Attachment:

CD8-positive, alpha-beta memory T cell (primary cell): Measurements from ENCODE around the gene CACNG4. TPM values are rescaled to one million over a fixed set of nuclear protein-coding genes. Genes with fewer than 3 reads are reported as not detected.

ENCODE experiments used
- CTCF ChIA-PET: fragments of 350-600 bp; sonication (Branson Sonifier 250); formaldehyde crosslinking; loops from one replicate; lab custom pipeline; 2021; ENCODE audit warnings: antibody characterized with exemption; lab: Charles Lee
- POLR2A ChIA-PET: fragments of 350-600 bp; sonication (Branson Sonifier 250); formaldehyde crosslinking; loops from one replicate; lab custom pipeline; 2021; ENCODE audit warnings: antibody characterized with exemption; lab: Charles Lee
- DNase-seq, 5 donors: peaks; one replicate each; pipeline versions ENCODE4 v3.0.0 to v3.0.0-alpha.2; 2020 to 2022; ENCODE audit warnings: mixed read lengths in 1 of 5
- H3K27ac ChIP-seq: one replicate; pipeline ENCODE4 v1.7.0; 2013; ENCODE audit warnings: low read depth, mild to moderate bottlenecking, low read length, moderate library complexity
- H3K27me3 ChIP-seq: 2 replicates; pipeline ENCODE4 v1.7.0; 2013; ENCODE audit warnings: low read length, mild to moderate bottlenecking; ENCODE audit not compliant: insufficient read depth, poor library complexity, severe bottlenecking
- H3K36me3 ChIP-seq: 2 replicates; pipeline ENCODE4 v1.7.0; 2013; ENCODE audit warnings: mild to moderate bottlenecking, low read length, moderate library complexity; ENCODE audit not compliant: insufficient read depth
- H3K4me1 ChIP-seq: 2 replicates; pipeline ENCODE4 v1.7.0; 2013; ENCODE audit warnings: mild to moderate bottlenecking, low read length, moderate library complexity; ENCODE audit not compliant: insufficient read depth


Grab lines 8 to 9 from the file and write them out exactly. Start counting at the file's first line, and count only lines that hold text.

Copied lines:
- H3K36me3 ChIP-seq: 2 replicates; pipeline ENCODE4 v1.7.0; 2013; ENCODE audit warnings: mild to moderate bottlenecking, low read length, moderate library complexity; ENCODE audit not compliant: insufficient read depth
- H3K4me1 ChIP-seq: 2 replicates; pipeline ENCODE4 v1.7.0; 2013; ENCODE audit warnings: mild to moderate bottlenecking, low read length, moderate library complexity; ENCODE audit not compliant: insufficient read depth